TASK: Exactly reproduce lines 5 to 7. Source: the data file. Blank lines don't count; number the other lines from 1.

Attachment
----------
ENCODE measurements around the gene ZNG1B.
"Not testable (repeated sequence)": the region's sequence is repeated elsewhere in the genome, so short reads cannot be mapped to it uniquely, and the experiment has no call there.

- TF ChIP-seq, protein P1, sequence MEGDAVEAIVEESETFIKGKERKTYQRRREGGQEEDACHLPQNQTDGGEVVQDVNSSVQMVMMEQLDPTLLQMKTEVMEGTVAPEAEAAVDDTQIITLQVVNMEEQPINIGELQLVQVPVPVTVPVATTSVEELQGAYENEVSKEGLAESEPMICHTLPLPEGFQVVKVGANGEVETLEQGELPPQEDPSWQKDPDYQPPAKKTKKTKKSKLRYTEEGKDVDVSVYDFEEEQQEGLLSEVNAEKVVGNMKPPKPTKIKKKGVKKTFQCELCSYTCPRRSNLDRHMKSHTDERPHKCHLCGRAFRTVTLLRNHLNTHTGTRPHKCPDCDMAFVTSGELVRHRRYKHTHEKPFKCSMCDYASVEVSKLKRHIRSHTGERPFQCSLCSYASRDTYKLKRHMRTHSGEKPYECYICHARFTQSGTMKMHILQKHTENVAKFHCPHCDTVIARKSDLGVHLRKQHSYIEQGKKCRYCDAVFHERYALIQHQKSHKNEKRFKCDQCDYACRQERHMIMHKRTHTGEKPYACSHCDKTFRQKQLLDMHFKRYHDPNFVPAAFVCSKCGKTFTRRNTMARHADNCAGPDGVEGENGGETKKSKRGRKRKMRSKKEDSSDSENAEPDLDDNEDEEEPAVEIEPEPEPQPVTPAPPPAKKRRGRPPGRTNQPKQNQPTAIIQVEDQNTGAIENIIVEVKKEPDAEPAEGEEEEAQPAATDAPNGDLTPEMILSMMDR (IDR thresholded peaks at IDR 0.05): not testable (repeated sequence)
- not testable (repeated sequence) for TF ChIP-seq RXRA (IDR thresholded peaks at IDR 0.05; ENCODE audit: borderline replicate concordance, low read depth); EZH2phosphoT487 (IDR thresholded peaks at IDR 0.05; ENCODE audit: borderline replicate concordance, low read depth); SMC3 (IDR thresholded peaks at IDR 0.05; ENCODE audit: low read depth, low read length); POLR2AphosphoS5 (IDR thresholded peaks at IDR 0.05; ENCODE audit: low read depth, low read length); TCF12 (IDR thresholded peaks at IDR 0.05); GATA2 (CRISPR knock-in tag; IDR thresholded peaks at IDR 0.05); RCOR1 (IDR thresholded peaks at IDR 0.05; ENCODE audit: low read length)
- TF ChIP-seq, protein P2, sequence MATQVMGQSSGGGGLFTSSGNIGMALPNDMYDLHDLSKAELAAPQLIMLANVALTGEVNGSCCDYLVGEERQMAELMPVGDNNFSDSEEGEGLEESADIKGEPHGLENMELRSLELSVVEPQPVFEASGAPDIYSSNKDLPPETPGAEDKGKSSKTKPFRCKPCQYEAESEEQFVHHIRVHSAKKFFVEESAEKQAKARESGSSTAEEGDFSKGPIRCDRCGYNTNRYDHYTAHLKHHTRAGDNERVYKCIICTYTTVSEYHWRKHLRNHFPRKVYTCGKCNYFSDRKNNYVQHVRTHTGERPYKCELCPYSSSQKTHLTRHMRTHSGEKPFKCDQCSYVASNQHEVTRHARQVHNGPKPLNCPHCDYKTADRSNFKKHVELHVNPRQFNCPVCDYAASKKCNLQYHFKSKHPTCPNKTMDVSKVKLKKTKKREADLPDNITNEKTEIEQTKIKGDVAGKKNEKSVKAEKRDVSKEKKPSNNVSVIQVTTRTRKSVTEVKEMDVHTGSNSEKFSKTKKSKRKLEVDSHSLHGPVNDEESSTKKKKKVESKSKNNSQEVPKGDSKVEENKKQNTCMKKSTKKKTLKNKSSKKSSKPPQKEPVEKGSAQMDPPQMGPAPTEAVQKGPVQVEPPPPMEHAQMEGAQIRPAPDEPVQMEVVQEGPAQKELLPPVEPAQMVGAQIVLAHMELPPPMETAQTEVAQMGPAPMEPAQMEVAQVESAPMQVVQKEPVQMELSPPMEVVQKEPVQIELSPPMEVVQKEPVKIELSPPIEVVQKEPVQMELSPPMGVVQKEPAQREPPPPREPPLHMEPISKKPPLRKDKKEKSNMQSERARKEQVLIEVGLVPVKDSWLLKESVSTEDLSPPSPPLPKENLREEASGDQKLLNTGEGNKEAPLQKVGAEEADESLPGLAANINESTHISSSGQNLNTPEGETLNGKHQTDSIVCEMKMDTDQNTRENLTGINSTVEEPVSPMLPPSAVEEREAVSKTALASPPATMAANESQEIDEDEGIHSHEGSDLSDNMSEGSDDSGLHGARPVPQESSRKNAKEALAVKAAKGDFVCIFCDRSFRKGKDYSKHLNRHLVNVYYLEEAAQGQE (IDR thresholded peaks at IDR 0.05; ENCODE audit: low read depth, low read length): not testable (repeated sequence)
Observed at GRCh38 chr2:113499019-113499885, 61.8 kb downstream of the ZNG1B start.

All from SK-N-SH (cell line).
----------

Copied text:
- TF ChIP-seq, protein P2, sequence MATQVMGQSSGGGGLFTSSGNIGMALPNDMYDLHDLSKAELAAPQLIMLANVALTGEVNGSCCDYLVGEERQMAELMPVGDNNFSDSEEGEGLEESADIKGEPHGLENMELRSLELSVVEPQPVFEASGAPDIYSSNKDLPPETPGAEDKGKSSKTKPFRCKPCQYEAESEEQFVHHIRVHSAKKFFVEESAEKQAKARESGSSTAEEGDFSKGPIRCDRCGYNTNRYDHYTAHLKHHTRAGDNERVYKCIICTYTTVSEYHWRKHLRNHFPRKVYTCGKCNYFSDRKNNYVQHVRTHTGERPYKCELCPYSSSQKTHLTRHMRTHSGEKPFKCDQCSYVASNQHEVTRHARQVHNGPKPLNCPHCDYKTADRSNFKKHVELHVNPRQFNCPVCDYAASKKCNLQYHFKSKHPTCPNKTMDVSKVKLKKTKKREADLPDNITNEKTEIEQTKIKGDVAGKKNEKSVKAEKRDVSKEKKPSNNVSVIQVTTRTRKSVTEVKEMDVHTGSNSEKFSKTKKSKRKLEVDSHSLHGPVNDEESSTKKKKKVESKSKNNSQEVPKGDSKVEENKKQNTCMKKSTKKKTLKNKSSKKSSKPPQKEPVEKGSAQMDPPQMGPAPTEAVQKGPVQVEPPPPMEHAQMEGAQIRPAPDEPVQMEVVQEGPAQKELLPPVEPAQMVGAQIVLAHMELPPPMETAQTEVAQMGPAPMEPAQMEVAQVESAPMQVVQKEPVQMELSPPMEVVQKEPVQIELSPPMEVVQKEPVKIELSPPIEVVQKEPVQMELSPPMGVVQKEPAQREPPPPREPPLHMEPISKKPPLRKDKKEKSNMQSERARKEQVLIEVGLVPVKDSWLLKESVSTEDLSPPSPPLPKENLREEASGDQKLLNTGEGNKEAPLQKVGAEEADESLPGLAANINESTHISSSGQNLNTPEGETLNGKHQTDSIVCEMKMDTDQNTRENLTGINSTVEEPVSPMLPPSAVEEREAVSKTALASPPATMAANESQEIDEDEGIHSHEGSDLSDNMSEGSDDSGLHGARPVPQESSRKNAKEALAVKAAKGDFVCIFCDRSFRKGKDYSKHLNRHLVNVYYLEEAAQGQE (IDR thresholded peaks at IDR 0.05; ENCODE audit: low read depth, low read length): not testable (repeated sequence)
Observed at GRCh38 chr2:113499019-113499885, 61.8 kb downstream of the ZNG1B start.

All from SK-N-SH (cell line).